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Everyday Learners: Reducing the COVID education lag

By Allena White - Special to the Daily Herald | Oct 1, 2022

Courtesy photo

A Ready to Learn class is shown in this undated photo.

A recent article by Abigail A. Allen from Clemson University discussed developmental delays due to isolation caused by the COVID-19 pandemic. She is a researcher who specializes in learning disabilities in young children — specifically literacy and language skills. She shared five tips for how parents can help reduce this risk.

First, it is important to communicate with your child’s pediatrician to determine whether there are serious developmental delays. If you are concerned, or would simply like to know where your child is at in their development, please reach out to Help Me Grow by calling 211 and asking for a parent support specialist. They can help you fill out an Ages and Stages Questionnaire and determine whether your child needs further help.

The first tip that Abigail shared is to get your child talking. Children sometimes find other ways to communicate, like pointing or gesturing. You may even notice that your older children tend to communicate for their younger sibling. It is important to encourage your child to speak for themselves. If your child wants something, make sure to have them try using their words to communicate that desire before giving them the object.

The second tip she shared is to expand on your child’s speech. When you respond to your child, provide them with more details. For example, if your child points to a toy and says “toy!” respond by describing the toy. “Yes, that is a blue toy!”

Third is to provide warm, attentive interactions. You are your child’s conversation partner. Be present and provide your child with opportunities to talk to you. Get down on the floor and play with them. Ask what they are doing. Most importantly, follow their lead. Talk about what is interesting to them.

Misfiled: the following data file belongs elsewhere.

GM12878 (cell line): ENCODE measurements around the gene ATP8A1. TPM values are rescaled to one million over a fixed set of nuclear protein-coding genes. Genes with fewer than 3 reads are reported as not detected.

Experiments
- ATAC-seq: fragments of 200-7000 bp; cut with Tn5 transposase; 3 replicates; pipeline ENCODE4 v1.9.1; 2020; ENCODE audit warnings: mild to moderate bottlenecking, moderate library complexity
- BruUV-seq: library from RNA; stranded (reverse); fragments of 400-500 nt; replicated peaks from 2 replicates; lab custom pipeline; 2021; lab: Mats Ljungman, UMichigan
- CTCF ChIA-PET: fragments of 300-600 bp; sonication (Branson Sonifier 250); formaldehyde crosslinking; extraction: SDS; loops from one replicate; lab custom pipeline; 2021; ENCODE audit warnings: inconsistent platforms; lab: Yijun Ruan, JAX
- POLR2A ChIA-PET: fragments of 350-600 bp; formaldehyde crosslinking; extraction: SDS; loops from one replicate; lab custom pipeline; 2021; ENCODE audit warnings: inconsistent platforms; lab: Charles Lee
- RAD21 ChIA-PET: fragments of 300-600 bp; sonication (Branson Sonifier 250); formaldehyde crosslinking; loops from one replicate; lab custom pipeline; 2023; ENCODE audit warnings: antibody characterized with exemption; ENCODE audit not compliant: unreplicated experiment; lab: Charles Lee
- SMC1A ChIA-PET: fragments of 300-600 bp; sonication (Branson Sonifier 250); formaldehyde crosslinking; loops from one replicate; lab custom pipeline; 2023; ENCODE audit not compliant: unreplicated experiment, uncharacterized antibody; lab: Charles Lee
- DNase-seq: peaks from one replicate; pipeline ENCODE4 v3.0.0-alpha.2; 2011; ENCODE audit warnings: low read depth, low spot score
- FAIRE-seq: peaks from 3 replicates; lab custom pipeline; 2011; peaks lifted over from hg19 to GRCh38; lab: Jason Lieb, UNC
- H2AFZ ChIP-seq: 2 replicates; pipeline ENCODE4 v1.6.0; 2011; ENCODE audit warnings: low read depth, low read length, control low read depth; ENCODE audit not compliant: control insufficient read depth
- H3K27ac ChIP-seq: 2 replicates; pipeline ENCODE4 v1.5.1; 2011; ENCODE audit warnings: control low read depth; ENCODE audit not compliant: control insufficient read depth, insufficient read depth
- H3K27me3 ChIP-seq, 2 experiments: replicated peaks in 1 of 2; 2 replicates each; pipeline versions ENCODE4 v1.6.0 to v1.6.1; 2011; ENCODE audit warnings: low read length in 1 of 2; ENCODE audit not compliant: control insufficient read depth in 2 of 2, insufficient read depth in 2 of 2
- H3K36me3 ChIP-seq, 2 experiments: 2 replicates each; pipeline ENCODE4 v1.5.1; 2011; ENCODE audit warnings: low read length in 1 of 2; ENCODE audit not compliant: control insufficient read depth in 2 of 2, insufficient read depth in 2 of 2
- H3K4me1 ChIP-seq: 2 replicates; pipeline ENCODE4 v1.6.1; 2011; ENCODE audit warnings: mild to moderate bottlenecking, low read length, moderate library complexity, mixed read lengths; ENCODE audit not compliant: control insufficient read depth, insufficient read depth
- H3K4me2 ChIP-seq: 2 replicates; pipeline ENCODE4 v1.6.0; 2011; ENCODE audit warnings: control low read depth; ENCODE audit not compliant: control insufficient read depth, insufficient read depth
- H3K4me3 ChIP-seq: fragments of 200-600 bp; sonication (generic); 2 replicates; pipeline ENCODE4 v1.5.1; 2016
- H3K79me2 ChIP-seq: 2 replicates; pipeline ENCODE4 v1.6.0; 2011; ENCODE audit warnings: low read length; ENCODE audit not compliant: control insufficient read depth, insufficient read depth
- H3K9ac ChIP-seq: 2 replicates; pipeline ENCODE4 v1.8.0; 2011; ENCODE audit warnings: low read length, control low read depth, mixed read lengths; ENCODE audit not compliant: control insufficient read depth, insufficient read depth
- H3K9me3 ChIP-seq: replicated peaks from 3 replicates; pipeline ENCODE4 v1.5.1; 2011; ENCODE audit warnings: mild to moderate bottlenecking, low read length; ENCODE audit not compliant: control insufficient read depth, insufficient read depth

The fourth tip that Abigail gave is to share a book. This will provide them with a greater variety of vocabulary, general knowledge, and positive experiences with reading/communicating. She further suggests that you ask open ended questions and connect the story to real life experiences. For example, if you are reading a book about going to a pumpkin patch, remind them of a time when they went to a pumpkin patch or had an experience with a pumpkin.

The last tip that was shared is to talk about words. Children are constantly learning about written and spoken language. It helps them when you point out different qualities of words. For example, you can clap out the syllables of words, talk about how certain words rhyme, or compare how the same letter sounds different in certain words.

If you would like more ideas on how to help your child in their developmental journey, join us for our monthly Ready To Learn classes by going to our website and signing up. We will discuss a developmental topic and how you can encourage your child to learn and grow through reading, activities and media during the session. You will also receive free children’s books and pizza if you attend in person!


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